Shameless? Rep. Issa responds to president's criticism

This is a rush transcript from "Your World," October 24, 2016. This copy may not be in its final form and may be updated.

NEIL CAVUTO, HOST: All right, it's said behind closed doors, the president blasting California Congressman Darrell Issa as shameless because of a pamphlet he has out thanking the president for bipartisan support that provided victims of sexual assault legal protection.

In that comment there, if we can just roll back to that, guys, you can read this as well as I can there.

Bottom line, Congressman Issa with us right now.

He ends by calling you shameless, Congressman. What do you think of that?

REP. DARRELL ISSA, R-CALIF.: Well, you know, the president signed 23 pieces of legislation my committee sent to him during my chairmanship, and a number of other outside-of-the-committee legislation. And I was grateful for each of them.

I was grateful when Vice President Joe Biden not only called me his friend, but invited me to the White House, when we passed the expansion of the Violence Against Women's Act. In this case, this was Mimi Walters, another congressperson, out of Orange County. It was her basic bill. I supported it, worked for it.

And we put something out when the president signed it. He's making a big deal over something that I'm a little surprised that he's punching down, but he is. He also made a statement that I found actually worthy of "Saturday Night Live." He said there'd been no scandals during his administration.

And I supposed he could say it was the most transparent administration in history, too, but that's just not the case. No administration is without scandals, and no administration should expect that we won't agree and work together when we can and disagree and hold the administration accountable when they're not right.

CAVUTO: All right, so, on this, you were praised for the kind of bipartisan support he supposedly and you, of course, wanted, and he had wanted. But, in this case, he called you shameless for bragging about it, I guess, in this. How do you answer that?

ISSA: Well, actually, he used the worse chutzpah in his denouncing.

And I found it interesting, because we have put out dozens and dozens pieces of literature in this campaign, as you often would. And we have gone out of our way to try to put the positive side of what I have been doing.

Neil, you covered me for many years. I had 10 years on Oversight, but the last two years, we have been working on a number of pieces of legislation, including the Freedom of Information Act, something that dramatically expanded your ability to get information about the administration. And he signed it.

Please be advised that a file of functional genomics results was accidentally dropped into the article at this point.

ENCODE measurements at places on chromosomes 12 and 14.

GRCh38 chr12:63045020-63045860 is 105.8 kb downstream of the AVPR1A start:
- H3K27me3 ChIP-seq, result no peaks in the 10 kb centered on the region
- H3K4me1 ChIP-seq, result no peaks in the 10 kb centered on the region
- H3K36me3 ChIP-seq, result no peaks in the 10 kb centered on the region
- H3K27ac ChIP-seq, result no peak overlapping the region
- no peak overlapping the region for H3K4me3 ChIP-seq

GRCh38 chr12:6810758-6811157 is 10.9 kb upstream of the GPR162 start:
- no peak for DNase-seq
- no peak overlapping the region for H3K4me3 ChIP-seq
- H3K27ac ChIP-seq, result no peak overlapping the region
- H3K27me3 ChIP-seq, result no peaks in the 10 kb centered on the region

And it's the same situation. I appreciate the president signing things when he does. You know, just before the break, we had a major vote in which I sided with the president on what was called JASTA. And I sided with the secretary of defense and the chairman of the Joint Chiefs.

Now, I was on the losing side. The majority of Republicans voted the other way.

CAVUTO: We should explain this is the measure that allows 9/11 victims' families to go ahead and, in this case, sue Saudi Arabia. Right?

ISSA: And, you know, the fact is that I have been an independent voice in Congress. I certainly held the Bush administration accountable many times for their failures.

And, you know, what I find interesting is simply that he came out to my district and wanted to make a campaign issue. Look, I'm very willing to run happily on the 10 years that I was involved in oversight and the last two years in which I have been working on immigration reform on a bipartisan basis and working on patent and trademark and copyright reform.

CAVUTO: What's interesting, Congressman -- and, by the way, we did reach out to your opponent, Doug Applegate. We have not heard back.

But what is interesting is the president has long bemoaned the fact that -- or his charge that Republicans are not very much into compromise or bipartisan anything. Here's an example where you do, and he still rips you for it.

ISSA: Well, it's campaign season.

Vice President Biden wouldn't tell people that Congressman Issa wasn't just his Republican friend, but his friend, probably today, but when we were working together on expanding the violence against women's protection, we did.

Neil, even though it's a shorter season than it used to be, there is a time in which people on both sides of the aisle get together and we get good legislation passed, and then there's a time for campaigning. As you probably have been seeing this morning, we have 10,000 National Guardsmen that are having tens of thousands of dollars ripped back from them after they met their commitment to reenlist, to go to combat, and there's bipartisan support right after this election.

We will be back in Washington, if the administration doesn't act, passing a law that prohibits taking that money from those men and women who kept their part of the bargain. There are lots of issues that aren't partisan.  Of course, oversight is partisan, by definition.

CAVUTO: Right.

ISSA: The -- one party always wants to say they don't see a problem. The other party says they do.

But the fact is, my predecessor in Congress held the Bush administration accountable. I held the Bush administration accountable when we were in the majority. That's our job. And I think the American people don't want a parliamentary system or a rubber stamp. I think they want accountability.

CAVUTO: Well, you either like bipartisan and reaching across the aisle or you don't. You certainly don't do it this way.

Congressman, thank very, very much. I appreciate it.

ISSA: Thank you, Neil.

CAVUTO: All right.

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